A new report released Monday by the Office of the Inspector General at the Department of Homeland Security (DHS) details FEMA’s ongoing problems in securing their systems. Auditor say the agency failed to resolve 22 of the 58 findings, while the other 36 are new weaknesses.
The most serious problems are related to controls over security management, access to programs and data, program changes and contingency planning. Inspectors say that together, these deficiencies “limited FEMA’s ability to ensure that critical financial and operational data were maintained in such a manner to ensure confidentiality, integrity, and availability.”
For example, FEMA has no alternate site or backup controls for the National Emergency Information System. Auditors also say sensitive information systems are not sufficiently protected by passwords and codes, noting unlimited access by contractors and developers to the production environment.
“The majority of the findings resulted from the lack of properly designed, detailed and consistent guidance over financial system controls to enforce DHS Sensitive Systems Policy Directive 4300A, Information Technology Security Program, requirements and National Institute of Standards and Technology guidance,” the report states.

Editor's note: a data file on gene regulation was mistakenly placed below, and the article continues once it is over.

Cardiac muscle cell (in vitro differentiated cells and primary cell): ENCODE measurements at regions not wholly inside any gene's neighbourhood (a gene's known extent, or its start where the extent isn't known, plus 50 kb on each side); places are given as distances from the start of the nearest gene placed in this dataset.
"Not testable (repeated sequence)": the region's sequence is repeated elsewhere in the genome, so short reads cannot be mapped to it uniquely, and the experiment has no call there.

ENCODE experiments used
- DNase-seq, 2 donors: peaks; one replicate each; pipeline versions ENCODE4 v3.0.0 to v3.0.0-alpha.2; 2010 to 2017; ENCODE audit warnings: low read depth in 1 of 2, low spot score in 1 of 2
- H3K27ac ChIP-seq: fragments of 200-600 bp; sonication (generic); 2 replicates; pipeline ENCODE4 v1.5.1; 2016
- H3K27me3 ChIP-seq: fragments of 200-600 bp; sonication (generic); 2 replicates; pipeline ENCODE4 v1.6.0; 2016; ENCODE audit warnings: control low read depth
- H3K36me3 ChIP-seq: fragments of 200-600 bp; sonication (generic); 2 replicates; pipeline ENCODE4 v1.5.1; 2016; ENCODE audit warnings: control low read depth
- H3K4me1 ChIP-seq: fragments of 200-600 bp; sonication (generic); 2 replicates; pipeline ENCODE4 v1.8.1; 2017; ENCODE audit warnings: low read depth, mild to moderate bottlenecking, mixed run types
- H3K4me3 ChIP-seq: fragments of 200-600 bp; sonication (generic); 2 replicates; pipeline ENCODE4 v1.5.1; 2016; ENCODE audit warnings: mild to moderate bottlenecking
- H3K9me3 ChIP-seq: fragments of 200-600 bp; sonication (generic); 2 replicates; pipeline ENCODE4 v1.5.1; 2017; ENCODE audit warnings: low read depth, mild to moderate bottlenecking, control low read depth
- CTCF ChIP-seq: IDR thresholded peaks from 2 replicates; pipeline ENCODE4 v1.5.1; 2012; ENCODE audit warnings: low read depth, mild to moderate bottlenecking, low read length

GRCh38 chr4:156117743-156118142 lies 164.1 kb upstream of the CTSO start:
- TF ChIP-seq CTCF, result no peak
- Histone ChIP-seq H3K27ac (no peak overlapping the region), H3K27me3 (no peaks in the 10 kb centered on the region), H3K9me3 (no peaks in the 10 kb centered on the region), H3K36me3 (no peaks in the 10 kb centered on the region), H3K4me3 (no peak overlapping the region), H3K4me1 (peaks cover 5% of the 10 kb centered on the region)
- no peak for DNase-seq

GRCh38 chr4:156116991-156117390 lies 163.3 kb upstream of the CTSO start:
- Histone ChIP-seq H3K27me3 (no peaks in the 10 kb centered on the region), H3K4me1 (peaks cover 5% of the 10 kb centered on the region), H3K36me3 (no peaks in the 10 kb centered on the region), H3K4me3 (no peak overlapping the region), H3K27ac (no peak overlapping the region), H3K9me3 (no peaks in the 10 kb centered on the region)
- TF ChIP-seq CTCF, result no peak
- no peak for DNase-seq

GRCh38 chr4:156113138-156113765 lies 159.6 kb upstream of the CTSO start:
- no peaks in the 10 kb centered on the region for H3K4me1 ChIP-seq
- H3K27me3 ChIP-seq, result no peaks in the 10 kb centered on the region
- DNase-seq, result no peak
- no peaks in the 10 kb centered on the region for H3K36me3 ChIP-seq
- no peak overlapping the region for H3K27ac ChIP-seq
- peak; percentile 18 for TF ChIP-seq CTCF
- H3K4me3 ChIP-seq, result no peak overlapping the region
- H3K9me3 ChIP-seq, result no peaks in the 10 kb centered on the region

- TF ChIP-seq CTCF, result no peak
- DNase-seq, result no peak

FEMA did address some weaknesses identified in the fiscal 2008 audit, such as implementing agreements for cooperation with external agencies and making progress in certifying certain user accounts, auditors say.
In a letter to IG, FEMA’s chief information officer Jean Etzel agreed with the report’s findings.
“FEMA develops and maintains a detailed plan of action and milestones for each audit recommendation… We believe these [plans] provide the specific responses to each audit recommendation requested,” she wrote.
Meg Beasley is an intern with Federal News Radio.
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